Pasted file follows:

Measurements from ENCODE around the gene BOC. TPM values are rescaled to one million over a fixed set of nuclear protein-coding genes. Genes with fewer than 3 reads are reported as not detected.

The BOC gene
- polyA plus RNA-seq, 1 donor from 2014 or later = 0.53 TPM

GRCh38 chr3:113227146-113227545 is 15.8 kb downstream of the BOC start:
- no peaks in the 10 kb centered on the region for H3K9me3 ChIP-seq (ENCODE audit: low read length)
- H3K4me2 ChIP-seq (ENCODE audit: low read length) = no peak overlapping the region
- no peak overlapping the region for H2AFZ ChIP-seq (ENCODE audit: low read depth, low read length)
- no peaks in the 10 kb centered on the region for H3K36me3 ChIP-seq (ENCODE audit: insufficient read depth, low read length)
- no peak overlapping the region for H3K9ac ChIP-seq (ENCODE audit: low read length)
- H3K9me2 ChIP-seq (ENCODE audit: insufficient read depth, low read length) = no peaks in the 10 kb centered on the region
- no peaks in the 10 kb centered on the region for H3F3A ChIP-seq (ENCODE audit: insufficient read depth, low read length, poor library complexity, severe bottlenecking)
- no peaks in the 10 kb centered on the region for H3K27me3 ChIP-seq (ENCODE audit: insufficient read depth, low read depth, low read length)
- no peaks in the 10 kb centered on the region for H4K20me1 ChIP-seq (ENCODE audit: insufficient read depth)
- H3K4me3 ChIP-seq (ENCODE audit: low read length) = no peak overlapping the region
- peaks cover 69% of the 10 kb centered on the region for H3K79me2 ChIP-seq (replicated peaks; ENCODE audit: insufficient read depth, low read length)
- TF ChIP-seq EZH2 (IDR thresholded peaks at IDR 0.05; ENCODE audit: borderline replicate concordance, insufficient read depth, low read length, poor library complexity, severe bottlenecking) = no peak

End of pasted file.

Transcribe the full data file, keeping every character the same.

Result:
Measurements from ENCODE around the gene BOC. TPM values are rescaled to one million over a fixed set of nuclear protein-coding genes. Genes with fewer than 3 reads are reported as not detected.

The BOC gene
- polyA plus RNA-seq, 1 donor from 2014 or later = 0.53 TPM

GRCh38 chr3:113227146-113227545 is 15.8 kb downstream of the BOC start:
- no peaks in the 10 kb centered on the region for H3K9me3 ChIP-seq (ENCODE audit: low read length)
- H3K4me2 ChIP-seq (ENCODE audit: low read length) = no peak overlapping the region
- no peak overlapping the region for H2AFZ ChIP-seq (ENCODE audit: low read depth, low read length)
- no peaks in the 10 kb centered on the region for H3K36me3 ChIP-seq (ENCODE audit: insufficient read depth, low read length)
- no peak overlapping the region for H3K9ac ChIP-seq (ENCODE audit: low read length)
- H3K9me2 ChIP-seq (ENCODE audit: insufficient read depth, low read length) = no peaks in the 10 kb centered on the region
- no peaks in the 10 kb centered on the region for H3F3A ChIP-seq (ENCODE audit: insufficient read depth, low read length, poor library complexity, severe bottlenecking)
- no peaks in the 10 kb centered on the region for H3K27me3 ChIP-seq (ENCODE audit: insufficient read depth, low read depth, low read length)
- no peaks in the 10 kb centered on the region for H4K20me1 ChIP-seq (ENCODE audit: insufficient read depth)
- H3K4me3 ChIP-seq (ENCODE audit: low read length) = no peak overlapping the region
- peaks cover 69% of the 10 kb centered on the region for H3K79me2 ChIP-seq (replicated peaks; ENCODE audit: insufficient read depth, low read length)
- TF ChIP-seq EZH2 (IDR thresholded peaks at IDR 0.05; ENCODE audit: borderline replicate concordance, insufficient read depth, low read length, poor library complexity, severe bottlenecking) = no peak